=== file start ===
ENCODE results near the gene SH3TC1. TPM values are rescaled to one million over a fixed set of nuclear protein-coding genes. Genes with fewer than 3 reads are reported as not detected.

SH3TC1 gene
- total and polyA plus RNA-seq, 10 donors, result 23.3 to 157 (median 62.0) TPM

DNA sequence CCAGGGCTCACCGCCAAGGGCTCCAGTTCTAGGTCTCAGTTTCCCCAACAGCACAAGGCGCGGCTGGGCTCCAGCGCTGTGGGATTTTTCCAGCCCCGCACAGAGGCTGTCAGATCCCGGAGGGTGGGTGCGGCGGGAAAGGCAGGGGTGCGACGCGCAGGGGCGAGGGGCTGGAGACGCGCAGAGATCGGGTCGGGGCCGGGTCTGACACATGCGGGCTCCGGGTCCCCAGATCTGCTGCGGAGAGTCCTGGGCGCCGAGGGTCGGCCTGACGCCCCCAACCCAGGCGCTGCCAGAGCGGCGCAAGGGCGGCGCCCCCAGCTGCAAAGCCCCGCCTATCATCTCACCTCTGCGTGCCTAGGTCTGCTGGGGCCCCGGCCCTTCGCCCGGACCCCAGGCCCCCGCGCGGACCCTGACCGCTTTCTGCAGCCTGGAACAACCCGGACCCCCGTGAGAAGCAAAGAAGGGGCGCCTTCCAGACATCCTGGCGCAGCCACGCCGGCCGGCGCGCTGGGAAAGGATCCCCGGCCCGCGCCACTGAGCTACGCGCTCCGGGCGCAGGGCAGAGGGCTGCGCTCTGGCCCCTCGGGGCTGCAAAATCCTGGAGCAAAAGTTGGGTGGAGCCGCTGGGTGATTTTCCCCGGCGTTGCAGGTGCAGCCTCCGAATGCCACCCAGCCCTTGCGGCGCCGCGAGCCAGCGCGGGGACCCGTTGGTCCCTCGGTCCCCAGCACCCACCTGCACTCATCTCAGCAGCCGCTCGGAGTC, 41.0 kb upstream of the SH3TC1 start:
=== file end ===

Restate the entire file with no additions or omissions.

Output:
ENCODE results near the gene SH3TC1. TPM values are rescaled to one million over a fixed set of nuclear protein-coding genes. Genes with fewer than 3 reads are reported as not detected.

SH3TC1 gene
- total and polyA plus RNA-seq, 10 donors, result 23.3 to 157 (median 62.0) TPM

DNA sequence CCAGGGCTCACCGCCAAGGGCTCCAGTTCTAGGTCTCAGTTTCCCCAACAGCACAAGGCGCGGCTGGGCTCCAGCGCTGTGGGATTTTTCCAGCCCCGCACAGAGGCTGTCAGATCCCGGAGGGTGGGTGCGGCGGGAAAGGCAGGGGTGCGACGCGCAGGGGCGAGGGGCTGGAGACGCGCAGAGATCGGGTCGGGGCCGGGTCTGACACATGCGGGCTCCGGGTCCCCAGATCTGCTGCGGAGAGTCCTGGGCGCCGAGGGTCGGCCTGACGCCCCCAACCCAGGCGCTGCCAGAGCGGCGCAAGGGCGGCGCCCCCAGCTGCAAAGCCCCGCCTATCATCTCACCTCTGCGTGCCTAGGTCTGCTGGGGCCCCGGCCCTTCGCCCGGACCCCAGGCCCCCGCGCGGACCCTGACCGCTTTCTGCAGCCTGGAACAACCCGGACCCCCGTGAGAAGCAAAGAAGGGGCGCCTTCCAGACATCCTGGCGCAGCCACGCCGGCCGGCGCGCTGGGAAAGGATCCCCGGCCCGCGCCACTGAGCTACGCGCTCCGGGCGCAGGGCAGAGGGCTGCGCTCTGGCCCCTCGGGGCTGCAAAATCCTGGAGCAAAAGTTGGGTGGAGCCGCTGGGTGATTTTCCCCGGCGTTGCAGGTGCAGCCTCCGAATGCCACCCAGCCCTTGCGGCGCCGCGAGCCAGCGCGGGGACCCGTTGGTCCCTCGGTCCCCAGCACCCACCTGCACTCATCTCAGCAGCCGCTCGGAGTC, 41.0 kb upstream of the SH3TC1 start: